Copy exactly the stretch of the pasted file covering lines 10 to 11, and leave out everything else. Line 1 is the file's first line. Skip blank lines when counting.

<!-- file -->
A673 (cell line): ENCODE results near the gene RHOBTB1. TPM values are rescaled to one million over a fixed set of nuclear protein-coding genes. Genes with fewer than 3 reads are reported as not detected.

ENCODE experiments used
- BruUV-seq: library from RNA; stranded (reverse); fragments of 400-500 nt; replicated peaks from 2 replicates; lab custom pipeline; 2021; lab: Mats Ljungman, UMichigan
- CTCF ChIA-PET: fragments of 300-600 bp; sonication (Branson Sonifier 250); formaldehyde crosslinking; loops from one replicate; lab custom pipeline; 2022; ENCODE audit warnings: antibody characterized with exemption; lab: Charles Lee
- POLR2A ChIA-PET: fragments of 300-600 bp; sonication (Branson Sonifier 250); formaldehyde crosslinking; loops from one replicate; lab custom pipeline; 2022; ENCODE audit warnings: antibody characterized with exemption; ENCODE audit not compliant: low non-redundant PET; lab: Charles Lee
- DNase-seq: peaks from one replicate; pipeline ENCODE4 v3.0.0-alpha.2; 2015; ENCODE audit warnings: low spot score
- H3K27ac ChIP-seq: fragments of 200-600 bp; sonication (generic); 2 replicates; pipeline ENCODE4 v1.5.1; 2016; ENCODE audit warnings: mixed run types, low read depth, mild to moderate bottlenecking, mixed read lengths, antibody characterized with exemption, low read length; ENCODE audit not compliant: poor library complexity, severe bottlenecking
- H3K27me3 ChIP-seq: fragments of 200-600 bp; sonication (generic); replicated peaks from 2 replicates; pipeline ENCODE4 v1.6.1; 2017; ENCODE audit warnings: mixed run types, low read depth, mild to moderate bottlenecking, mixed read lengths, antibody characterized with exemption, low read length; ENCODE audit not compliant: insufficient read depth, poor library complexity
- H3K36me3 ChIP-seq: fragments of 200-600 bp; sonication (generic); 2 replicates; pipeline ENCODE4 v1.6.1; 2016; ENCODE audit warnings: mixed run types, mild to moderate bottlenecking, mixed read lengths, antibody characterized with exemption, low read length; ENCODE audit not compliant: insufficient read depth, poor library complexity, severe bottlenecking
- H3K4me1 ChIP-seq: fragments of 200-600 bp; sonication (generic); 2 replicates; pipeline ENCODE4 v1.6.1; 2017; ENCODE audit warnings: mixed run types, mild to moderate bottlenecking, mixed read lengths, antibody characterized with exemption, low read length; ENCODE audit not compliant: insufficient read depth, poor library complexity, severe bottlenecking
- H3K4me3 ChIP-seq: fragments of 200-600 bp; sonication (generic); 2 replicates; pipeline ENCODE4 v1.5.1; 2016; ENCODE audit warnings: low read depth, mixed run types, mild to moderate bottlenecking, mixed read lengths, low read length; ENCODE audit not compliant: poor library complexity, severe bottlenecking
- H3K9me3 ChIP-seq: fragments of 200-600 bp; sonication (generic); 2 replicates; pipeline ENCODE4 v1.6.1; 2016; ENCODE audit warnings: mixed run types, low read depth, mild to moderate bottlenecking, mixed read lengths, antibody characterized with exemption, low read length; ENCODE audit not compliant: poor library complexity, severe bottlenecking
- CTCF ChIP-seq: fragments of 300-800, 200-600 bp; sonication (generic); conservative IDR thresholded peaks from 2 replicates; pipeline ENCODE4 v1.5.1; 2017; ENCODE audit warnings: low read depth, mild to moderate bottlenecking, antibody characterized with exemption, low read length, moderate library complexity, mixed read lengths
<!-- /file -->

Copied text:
- H3K4me1 ChIP-seq: fragments of 200-600 bp; sonication (generic); 2 replicates; pipeline ENCODE4 v1.6.1; 2017; ENCODE audit warnings: mixed run types, mild to moderate bottlenecking, mixed read lengths, antibody characterized with exemption, low read length; ENCODE audit not compliant: insufficient read depth, poor library complexity, severe bottlenecking
- H3K4me3 ChIP-seq: fragments of 200-600 bp; sonication (generic); 2 replicates; pipeline ENCODE4 v1.5.1; 2016; ENCODE audit warnings: low read depth, mixed run types, mild to moderate bottlenecking, mixed read lengths, low read length; ENCODE audit not compliant: poor library complexity, severe bottlenecking